My friend, Neil, was going on and on about the book right around the time Greer was due. Honestly, I wasn’t really listening that closely to his book description, probably because he was focused on the big picture part of it. That part, which Neil should probably write about because he was STOKED about this information, has a bunch to do with a guy named Larry Taunton. The name wasn’t familiar to me at all, most likely because his Wiki description begins like this: is an American author, columnist, and cultural commentator based out of Birmingham, Alabama who serves as the Executive Director of Fixed Point Foundation, a non-profit dedicated to the public defense of the Christian faith.

And then there is this: Taunton has personally engaged some of the most outspoken opponents of Christianity, including Richard Dawkins, Christopher Hitchens, and Peter Singer. His often controversial and outspoken beliefs led to his dismissal from The Altamont School, an independent college preparatory school in Birmingham, Alabama. In 2007, he organized “The God Delusion Debate,” on the merits of Dawkins’ arguments against Christianity as set forth in his bestselling book, The God Delusion. The discussion was heard by over a million people worldwide. In 2008, he chaired a follow-up debate at the University of Oxford. In addition to producing several Fixed Point films, Larry, along with his team, launched LookUp316.com in February 2011, a project that displayed the message of John 3:16 before a Super Bowl audience. He has been a guest on a variety of television and radio shows, and has been quoted by the New York Times and Vanity Fair, among other newspapers and magazines.

I don’t know about you, but I’m just not that interested in the debates about Christianity and atheism. Not in the giant lecture hall, people boo-ing or cheering ideas and asking questions trying to stump people. It just all winds up feeling like posturing or at least like a Fox News/MSNBC panel and I stopped watching those a long time ago. The shouting just got too annoying. I’m tired of listening to people from opposing sides yell. When no one is listening, what’s the point of speaking, ya know?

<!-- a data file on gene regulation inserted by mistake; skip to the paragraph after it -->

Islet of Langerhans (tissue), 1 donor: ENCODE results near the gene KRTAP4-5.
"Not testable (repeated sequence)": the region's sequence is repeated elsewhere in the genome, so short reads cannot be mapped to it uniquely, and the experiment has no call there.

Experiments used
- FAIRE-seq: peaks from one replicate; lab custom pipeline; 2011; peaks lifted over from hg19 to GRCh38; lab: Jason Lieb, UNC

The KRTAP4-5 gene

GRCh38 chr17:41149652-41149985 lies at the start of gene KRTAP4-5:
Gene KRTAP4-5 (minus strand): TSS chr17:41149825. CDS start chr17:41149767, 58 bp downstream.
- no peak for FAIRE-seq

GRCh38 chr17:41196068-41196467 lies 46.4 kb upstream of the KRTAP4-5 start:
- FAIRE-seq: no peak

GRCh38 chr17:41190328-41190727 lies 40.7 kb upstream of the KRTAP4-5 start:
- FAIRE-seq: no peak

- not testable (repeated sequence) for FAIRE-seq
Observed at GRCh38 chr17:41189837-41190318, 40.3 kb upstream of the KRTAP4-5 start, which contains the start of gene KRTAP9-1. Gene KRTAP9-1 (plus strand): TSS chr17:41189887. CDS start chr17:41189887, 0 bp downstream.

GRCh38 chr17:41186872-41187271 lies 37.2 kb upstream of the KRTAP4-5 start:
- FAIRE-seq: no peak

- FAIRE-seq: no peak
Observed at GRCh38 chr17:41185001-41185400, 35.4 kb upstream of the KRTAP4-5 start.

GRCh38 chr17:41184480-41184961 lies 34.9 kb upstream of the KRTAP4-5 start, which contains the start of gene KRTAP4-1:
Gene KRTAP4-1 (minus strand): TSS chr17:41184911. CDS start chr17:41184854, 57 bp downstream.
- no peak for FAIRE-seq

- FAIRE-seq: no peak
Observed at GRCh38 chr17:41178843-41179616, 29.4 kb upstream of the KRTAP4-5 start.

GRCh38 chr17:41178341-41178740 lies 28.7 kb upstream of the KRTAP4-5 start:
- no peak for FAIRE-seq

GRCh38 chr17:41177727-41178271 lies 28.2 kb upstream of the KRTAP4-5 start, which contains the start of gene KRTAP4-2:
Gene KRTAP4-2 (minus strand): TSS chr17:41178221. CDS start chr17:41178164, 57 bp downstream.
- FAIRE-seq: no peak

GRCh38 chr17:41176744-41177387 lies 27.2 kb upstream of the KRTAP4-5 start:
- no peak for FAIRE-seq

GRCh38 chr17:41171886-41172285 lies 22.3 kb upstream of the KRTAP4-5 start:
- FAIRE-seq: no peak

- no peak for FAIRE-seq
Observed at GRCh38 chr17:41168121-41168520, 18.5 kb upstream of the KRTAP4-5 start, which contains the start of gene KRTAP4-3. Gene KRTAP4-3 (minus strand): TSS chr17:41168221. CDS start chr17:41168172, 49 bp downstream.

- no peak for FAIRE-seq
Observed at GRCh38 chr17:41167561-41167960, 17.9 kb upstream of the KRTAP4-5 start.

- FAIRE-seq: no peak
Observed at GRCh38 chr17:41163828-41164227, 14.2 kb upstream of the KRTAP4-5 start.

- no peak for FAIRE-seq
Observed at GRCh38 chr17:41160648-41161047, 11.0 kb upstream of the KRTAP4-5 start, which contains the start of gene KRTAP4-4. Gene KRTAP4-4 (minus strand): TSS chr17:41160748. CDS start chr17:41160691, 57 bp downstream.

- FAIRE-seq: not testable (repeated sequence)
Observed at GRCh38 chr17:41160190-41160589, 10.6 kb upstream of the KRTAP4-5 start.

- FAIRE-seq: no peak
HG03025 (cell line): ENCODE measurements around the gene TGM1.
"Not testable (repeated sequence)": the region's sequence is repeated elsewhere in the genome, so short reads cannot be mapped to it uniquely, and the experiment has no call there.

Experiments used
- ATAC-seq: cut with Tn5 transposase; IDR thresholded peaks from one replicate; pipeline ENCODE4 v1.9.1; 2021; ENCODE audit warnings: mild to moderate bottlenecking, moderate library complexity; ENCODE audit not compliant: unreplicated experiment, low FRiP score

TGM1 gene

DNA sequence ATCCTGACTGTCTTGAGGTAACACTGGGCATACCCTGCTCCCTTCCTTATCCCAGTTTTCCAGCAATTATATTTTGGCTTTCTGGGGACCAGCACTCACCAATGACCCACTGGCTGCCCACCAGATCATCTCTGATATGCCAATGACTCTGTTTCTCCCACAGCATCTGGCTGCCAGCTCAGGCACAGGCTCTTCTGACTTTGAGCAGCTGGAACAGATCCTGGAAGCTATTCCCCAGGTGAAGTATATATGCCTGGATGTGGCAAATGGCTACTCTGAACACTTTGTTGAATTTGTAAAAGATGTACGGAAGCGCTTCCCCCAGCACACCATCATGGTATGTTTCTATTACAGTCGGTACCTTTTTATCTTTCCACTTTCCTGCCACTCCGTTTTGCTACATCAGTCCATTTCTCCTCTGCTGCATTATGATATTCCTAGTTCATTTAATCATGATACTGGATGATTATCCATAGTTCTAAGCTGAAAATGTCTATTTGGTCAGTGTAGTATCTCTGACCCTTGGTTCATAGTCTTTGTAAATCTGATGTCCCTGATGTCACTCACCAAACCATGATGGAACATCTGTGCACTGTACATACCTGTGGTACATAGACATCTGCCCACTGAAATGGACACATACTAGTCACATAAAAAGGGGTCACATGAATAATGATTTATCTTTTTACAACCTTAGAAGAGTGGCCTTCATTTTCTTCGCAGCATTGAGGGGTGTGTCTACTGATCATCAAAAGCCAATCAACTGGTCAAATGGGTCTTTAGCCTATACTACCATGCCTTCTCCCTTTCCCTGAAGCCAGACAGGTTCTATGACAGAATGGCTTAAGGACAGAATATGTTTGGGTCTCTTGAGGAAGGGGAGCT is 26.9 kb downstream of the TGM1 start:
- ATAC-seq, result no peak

Which is why a book by this guy seemed like something I would politely take and ‘read,’ ahem, skim and then return to said friend.

But then he gave me the book.

And I started reading.

And I couldn’t put it down.

Because it isn’t just a book about how one side is wrong and another side isn’t. It’s not that at all. And the title, though appropriate, just doesn’t cut it for me either. I would’ve never picked this book off the shelf based on just the title. It sounds like something I already know, something that’s been done before or at least a little tired. Of course, I don’t have an alternate title or anything, so that’s very convenient of me to pick on the current one. But, it’s true. Also true is that the book is fantastic.

It begins with the author’s very personal conversations with an atheist (see, doesn’t sound all that exciting) but it quickly moves to his personal story of adoption. So many friends have and are adopting. We are committed to adopting too. Not right now, per se, but sometime. Eventually. When we are sure it is the right time and this was a story of a family with that same mentality – when the time was right. And then it was. And the child was right. And the foreign country…well, what can you say about a place that hasn’t been touched by the common grace of Christian influence? You could write a book about it.

And Mr. Taunton did just that. He wrote a book and I cried and laughed and was painfully moved toward gratitude. I find myself caring just a bit more about the impact Christianity has on the whole and much more ready to read a book by a man who debates with people. I think you might be too.